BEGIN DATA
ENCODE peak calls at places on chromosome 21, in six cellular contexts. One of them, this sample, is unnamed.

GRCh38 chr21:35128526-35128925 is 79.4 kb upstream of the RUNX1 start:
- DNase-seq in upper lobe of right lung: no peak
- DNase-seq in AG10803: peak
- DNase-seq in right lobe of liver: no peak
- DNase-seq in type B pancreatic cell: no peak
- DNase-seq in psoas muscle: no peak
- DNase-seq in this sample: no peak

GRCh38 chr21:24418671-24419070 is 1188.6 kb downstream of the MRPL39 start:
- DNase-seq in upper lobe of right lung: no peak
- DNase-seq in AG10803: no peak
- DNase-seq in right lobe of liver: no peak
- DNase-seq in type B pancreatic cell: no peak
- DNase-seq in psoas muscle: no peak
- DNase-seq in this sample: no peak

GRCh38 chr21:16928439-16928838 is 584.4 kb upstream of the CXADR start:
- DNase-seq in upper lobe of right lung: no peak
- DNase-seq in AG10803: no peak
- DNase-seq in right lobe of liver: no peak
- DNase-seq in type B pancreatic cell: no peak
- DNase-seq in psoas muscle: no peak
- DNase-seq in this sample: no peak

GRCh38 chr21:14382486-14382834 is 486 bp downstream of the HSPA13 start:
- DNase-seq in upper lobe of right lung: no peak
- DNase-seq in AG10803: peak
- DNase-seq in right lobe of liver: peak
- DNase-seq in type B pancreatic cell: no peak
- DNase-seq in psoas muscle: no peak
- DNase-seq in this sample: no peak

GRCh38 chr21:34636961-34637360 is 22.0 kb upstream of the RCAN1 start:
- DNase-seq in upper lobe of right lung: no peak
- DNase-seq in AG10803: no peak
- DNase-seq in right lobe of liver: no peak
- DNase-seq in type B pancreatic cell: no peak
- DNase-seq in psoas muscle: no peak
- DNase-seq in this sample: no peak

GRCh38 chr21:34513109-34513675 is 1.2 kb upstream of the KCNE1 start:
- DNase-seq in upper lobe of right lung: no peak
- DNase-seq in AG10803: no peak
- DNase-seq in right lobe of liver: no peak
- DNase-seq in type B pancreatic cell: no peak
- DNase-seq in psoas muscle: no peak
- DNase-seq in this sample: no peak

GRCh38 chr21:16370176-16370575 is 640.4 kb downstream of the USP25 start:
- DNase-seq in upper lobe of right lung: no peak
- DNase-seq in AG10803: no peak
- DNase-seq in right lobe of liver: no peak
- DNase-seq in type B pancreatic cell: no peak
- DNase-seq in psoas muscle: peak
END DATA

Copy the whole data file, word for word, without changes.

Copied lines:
ENCODE peak calls at places on chromosome 21, in six cellular contexts. One of them, this sample, is unnamed.

GRCh38 chr21:35128526-35128925 is 79.4 kb upstream of the RUNX1 start:
- DNase-seq in upper lobe of right lung: no peak
- DNase-seq in AG10803: peak
- DNase-seq in right lobe of liver: no peak
- DNase-seq in type B pancreatic cell: no peak
- DNase-seq in psoas muscle: no peak
- DNase-seq in this sample: no peak

GRCh38 chr21:24418671-24419070 is 1188.6 kb downstream of the MRPL39 start:
- DNase-seq in upper lobe of right lung: no peak
- DNase-seq in AG10803: no peak
- DNase-seq in right lobe of liver: no peak
- DNase-seq in type B pancreatic cell: no peak
- DNase-seq in psoas muscle: no peak
- DNase-seq in this sample: no peak

GRCh38 chr21:16928439-16928838 is 584.4 kb upstream of the CXADR start:
- DNase-seq in upper lobe of right lung: no peak
- DNase-seq in AG10803: no peak
- DNase-seq in right lobe of liver: no peak
- DNase-seq in type B pancreatic cell: no peak
- DNase-seq in psoas muscle: no peak
- DNase-seq in this sample: no peak

GRCh38 chr21:14382486-14382834 is 486 bp downstream of the HSPA13 start:
- DNase-seq in upper lobe of right lung: no peak
- DNase-seq in AG10803: peak
- DNase-seq in right lobe of liver: peak
- DNase-seq in type B pancreatic cell: no peak
- DNase-seq in psoas muscle: no peak
- DNase-seq in this sample: no peak

GRCh38 chr21:34636961-34637360 is 22.0 kb upstream of the RCAN1 start:
- DNase-seq in upper lobe of right lung: no peak
- DNase-seq in AG10803: no peak
- DNase-seq in right lobe of liver: no peak
- DNase-seq in type B pancreatic cell: no peak
- DNase-seq in psoas muscle: no peak
- DNase-seq in this sample: no peak

GRCh38 chr21:34513109-34513675 is 1.2 kb upstream of the KCNE1 start:
- DNase-seq in upper lobe of right lung: no peak
- DNase-seq in AG10803: no peak
- DNase-seq in right lobe of liver: no peak
- DNase-seq in type B pancreatic cell: no peak
- DNase-seq in psoas muscle: no peak
- DNase-seq in this sample: no peak

GRCh38 chr21:16370176-16370575 is 640.4 kb downstream of the USP25 start:
- DNase-seq in upper lobe of right lung: no peak
- DNase-seq in AG10803: no peak
- DNase-seq in right lobe of liver: no peak
- DNase-seq in type B pancreatic cell: no peak
- DNase-seq in psoas muscle: peak